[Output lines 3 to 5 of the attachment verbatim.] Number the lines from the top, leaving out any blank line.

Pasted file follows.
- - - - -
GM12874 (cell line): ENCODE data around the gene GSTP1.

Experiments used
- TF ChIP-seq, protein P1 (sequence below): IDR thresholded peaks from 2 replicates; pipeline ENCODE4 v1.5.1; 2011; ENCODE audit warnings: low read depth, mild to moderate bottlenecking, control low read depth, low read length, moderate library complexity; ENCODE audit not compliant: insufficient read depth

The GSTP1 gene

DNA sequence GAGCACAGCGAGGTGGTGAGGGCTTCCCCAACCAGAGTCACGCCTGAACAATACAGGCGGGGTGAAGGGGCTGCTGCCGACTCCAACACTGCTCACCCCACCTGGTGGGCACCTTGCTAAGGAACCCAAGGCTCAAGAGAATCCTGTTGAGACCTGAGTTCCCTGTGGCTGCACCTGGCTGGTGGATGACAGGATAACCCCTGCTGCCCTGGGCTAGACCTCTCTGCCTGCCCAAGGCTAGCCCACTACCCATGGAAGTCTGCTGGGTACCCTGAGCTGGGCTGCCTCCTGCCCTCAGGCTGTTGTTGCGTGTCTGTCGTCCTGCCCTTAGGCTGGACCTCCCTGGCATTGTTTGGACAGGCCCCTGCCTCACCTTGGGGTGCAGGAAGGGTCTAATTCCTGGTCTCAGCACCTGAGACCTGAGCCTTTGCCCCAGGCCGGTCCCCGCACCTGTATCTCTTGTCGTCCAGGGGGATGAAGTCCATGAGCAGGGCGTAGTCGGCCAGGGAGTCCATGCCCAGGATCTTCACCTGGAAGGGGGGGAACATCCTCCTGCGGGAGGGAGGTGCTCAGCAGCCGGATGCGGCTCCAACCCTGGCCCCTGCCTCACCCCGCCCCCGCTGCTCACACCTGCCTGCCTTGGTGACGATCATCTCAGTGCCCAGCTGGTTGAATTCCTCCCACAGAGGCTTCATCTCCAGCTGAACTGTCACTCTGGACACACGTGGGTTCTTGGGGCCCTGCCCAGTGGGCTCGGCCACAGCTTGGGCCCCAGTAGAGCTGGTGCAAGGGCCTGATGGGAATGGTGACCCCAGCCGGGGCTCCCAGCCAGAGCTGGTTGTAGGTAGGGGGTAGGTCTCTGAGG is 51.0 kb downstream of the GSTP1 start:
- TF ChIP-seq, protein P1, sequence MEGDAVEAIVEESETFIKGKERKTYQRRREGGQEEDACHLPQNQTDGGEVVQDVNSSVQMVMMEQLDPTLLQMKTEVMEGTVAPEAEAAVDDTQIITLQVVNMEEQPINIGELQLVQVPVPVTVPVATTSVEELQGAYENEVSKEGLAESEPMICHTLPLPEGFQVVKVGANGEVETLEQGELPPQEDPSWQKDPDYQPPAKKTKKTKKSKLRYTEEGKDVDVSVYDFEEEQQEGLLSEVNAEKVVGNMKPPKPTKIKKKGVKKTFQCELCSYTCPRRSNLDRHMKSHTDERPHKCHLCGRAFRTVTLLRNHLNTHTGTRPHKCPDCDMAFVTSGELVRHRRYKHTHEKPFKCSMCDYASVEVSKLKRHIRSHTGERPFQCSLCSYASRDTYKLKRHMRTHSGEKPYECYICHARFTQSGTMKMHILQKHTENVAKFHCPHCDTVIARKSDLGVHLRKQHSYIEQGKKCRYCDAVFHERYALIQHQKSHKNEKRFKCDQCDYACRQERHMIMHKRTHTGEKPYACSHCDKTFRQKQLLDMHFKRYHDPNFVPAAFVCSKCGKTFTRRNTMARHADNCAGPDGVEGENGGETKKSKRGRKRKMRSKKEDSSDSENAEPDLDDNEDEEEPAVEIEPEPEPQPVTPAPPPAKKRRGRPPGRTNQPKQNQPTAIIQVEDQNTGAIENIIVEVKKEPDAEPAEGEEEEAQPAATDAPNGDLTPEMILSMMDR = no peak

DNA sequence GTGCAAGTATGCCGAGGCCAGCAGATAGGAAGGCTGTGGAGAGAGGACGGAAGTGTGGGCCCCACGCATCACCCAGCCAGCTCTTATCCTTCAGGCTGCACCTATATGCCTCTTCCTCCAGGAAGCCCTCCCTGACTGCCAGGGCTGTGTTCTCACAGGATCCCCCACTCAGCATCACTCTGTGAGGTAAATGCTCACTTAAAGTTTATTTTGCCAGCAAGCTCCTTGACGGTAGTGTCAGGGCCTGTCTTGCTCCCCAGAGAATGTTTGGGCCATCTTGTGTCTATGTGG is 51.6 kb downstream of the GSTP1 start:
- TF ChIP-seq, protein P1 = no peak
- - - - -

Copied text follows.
- TF ChIP-seq, protein P1 (sequence below): IDR thresholded peaks from 2 replicates; pipeline ENCODE4 v1.5.1; 2011; ENCODE audit warnings: low read depth, mild to moderate bottlenecking, control low read depth, low read length, moderate library complexity; ENCODE audit not compliant: insufficient read depth

The GSTP1 gene

DNA sequence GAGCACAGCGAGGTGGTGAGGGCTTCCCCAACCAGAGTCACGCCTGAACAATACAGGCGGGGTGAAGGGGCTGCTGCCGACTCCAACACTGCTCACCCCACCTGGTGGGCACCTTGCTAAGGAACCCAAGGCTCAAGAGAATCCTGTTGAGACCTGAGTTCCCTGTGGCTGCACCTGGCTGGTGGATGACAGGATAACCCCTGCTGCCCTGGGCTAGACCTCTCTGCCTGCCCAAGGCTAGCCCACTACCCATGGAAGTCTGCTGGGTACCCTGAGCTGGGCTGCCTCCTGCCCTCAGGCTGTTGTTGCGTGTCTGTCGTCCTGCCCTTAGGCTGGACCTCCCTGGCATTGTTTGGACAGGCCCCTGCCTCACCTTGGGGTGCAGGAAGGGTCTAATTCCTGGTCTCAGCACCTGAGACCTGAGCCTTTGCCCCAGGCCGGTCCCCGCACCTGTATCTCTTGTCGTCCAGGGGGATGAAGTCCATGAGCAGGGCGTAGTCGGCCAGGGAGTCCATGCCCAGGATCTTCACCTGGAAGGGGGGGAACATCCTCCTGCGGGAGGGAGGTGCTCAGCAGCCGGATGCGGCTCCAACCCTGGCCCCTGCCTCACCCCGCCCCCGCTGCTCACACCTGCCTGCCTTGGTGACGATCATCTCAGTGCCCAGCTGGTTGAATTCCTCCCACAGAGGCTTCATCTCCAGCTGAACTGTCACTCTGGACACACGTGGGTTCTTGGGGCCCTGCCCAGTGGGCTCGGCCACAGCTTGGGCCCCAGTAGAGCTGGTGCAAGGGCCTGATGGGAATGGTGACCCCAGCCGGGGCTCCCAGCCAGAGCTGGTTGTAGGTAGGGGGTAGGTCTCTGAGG is 51.0 kb downstream of the GSTP1 start: